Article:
The first Audi R8 represented something that resembles a good memory, similar to the ones you laugh when remember during lunch or while sitting all by yourself. It was a good enjoyable everyday supercar that was not that fast, but sounded pretty good in V10 disguise and could be comfortable enough with the touring dampening mode on long highway stretches. The gist of the story is: it was a pretty damn good mild-supercar that didn’t break the bank and could keep up with some exotics.
Audi decided to drop a second generation Audi R8 that can either fail miserably or succeed beyond the first generation, and from the looks of it – It seems that they have a winner capable of replacing the legend before which to be honest is quite the hard task, seeing how popular the 1st gen R8 was among adults and youngsters. Let’s have a look at why the new 2017 Audi R8 might be something every previous R8 owner should be looking into.
Now, we all know that Audi is translating their new design language onto all of the new models and it goes without saying that the new 2017 Audi R8 will be put under the knife to make it sharper, futuristic looking and less organic which might not bode well with R8 enthusiasts and fans.
You might want to know that the 2017 Audi R8 gets a stiffer chassis that benefits from magnetorheological shock absorbers (taken from the Huracán) that are finely-tuned to work for the 2nd generation R8 given how composed it is.
The previous R8 drove well and got many upgrades to keep up with newly emerging super-cars, improvements saw it get better handling and added comfort along the way. The new 2017 Audi R8 should feel much better though, with massive improvements to the steering – seeing that the new Lamborghini Huracán’s variable-ratio Dynamic Steering is transferred onto the new R8 with some tweaks to make it better. Making the steering feel much civil and less electronically assisted, almost perfectly weighted to the driving condition which becomes light and slow-ratiod at low speeds, heavy and fast-ratiod during high speed which makes for one hell of a track car.
It goes without saying that the new 2017 Audi R8 is a lot faster than the old one, and it handles better too with comfort and quality that assures you it still is a supercar. From what we hear, the new R8 grips so hard, it really is impossible to get it to oversteer on corners unless you got some bad set of tires and a really heavy right foot. We don’t have lateral g numbers, but we expect something pretty good considering the sofisticated suspension and AWD system at play – maybe a tad better than the Huracán. Understeer was something that made the previous R8’s handling lackluster to say the least, it was there and it was noticeable at high speeds during early corner entries. Thankfully, it was fixed but it still is present if you can provoke the right conditions.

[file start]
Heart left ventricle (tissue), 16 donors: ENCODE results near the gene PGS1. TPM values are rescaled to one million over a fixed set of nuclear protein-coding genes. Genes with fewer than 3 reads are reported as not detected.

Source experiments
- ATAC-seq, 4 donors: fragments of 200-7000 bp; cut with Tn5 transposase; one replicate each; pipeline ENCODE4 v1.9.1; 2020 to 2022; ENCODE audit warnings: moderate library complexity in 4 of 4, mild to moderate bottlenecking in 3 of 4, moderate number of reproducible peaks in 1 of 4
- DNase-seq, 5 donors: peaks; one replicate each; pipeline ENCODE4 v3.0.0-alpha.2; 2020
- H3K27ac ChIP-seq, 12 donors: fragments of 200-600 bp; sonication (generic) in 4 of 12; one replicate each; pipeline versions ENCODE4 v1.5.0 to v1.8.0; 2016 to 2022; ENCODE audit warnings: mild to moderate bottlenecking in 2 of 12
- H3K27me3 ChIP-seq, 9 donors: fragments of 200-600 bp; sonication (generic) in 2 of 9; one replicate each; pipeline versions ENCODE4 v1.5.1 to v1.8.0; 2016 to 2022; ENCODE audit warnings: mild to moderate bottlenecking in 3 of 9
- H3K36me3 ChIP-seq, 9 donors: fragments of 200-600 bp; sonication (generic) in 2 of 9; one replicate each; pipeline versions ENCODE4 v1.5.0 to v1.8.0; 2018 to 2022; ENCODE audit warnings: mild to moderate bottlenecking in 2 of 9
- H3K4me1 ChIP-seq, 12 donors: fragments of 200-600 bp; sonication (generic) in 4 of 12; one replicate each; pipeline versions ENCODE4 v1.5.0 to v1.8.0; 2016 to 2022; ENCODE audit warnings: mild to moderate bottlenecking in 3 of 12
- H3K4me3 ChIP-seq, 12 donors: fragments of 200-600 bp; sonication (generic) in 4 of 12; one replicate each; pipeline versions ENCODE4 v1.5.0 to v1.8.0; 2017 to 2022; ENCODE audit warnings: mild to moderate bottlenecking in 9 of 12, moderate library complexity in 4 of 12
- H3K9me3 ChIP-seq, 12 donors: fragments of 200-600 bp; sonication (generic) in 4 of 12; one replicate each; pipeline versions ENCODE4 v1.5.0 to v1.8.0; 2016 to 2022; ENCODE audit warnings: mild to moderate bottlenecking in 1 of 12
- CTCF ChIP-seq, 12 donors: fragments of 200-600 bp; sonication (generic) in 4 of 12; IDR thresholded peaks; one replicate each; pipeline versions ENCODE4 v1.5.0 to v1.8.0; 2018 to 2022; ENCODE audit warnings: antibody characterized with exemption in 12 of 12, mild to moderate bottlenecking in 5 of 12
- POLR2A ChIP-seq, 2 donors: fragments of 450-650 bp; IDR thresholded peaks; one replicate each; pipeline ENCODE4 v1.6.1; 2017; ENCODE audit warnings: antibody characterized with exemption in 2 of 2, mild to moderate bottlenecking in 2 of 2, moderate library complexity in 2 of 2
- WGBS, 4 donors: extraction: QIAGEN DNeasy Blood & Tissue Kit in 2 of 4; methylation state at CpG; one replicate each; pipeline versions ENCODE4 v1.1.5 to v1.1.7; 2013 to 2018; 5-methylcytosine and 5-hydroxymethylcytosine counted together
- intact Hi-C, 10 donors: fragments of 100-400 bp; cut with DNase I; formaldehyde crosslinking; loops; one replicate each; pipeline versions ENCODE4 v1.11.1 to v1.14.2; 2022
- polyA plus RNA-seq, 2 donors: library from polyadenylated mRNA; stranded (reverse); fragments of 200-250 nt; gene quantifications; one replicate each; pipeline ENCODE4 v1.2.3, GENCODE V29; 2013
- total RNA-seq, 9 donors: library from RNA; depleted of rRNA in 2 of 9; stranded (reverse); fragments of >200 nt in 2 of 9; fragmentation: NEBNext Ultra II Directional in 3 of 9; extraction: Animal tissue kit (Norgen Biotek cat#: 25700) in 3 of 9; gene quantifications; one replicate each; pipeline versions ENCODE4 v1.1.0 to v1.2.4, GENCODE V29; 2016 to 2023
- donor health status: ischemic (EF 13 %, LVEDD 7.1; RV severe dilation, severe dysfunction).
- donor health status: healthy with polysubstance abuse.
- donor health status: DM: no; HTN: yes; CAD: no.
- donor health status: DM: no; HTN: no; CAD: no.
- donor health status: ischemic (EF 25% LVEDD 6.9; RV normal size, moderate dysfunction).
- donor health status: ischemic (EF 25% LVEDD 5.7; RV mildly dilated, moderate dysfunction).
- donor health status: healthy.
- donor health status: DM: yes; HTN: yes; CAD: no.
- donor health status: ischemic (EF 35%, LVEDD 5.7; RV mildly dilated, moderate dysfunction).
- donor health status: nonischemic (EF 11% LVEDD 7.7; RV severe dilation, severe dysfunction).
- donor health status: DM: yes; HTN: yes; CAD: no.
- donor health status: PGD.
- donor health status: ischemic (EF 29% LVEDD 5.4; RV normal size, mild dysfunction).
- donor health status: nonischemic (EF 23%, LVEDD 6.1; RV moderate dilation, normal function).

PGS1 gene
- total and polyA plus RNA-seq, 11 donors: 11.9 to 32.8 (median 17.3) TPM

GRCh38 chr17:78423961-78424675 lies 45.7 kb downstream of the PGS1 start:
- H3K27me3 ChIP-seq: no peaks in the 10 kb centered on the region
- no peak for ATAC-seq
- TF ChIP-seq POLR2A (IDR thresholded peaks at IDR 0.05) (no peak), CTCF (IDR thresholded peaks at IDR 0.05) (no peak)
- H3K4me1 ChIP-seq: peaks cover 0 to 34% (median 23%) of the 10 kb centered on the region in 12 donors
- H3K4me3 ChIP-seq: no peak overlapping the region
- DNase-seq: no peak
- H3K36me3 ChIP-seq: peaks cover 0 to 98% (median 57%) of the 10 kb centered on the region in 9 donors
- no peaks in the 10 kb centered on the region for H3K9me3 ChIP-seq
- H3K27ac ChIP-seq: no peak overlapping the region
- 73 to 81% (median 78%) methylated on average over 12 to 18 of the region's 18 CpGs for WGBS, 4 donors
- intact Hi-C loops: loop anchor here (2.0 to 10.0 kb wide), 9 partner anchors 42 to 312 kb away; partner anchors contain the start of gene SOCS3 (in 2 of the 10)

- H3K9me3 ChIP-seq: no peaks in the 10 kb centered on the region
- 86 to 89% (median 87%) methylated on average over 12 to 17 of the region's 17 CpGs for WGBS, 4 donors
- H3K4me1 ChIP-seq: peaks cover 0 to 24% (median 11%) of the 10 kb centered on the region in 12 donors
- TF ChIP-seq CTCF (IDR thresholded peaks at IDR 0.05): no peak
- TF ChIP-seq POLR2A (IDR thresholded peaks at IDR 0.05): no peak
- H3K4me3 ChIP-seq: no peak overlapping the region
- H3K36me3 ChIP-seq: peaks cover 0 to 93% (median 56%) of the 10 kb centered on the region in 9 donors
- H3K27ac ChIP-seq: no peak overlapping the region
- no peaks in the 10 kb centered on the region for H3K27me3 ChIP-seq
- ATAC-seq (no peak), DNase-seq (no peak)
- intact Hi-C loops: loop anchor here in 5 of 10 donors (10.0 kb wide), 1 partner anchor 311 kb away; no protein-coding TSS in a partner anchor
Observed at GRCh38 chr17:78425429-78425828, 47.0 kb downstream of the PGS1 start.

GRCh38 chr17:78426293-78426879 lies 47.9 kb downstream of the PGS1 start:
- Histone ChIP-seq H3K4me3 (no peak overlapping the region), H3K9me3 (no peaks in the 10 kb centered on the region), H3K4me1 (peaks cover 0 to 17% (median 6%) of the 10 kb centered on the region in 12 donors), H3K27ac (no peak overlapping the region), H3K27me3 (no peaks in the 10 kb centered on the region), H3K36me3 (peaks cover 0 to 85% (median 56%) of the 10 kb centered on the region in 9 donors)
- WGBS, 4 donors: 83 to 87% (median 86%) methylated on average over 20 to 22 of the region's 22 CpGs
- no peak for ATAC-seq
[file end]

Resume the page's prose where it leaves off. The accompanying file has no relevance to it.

We get an improved drive-train that ditches the viscous-coupling center differential in favor of an electronically controlled clutch that manages to allow more power distribution control, with the ability to send all the power forward. Speaking of Power, the 2017 Audi R8 gets its grove on from a naturally aspirated 5.2 liter V-10 that delivers a healthy 540-hp and 398-lb-ft, while low on torque – the new 2017 Audi R8 still manages to deliver a linear power-band and perfect acceleration in mid-range.
To handle all those ponies, Audi fitted the new 2017 Audi R8 with an improved seven-speed dual-clutch gearbox that improves shift times, and gives almost instantaneous shifts when you need em. To skip the nuisance, the new 7-speed DC is pretty darn good. Is it as good as the Porsche 911’s PDK? We don’t know yet, but we will let you know! 0-60 mph takes from 3.2 to 3.3 seconds, which is as fast as a Porsche 911 Turbo S and a 2015 Nissan GTR although one
Did you really think there was going to be a V-10 version only? Negative, the V-10 Plus is available and it gets you 70 hp more, performance transmission gearing (without overdrive gears), fixed ratio dampers and best of all a performance driving mode that allows for less computer intervention, more slip angle and maximum performance on the transmission. You might want to re-consider before getting the V-10 plus which is powered by the same 5.2L that is tuned to produce 610-hp/413-lb-ft if you aren’t going to track your R8. The 2017 Audi R8 V-10 Plus gets carbon-ceramic brakes and thin-sheet performance seats both of which aren’t necessary unless your going to track your car, so think before you add the extra cash.
Another noteworthy thing would be the brand new Cockpit that adds delight to a wonderful new interior space. The virtual Cockpit you see above can do about anything you can imagine from displaying performance stats to navigation directions through Google-Earth and entertainment information all on your instrument cluster. This might take a bit of time to get used to, but once you pilot your way through Audi’s MMI rotary controller and the buttons on the steering wheel, you will be flying in no time.
What do you think, did Audi strike gold with the second generation R8?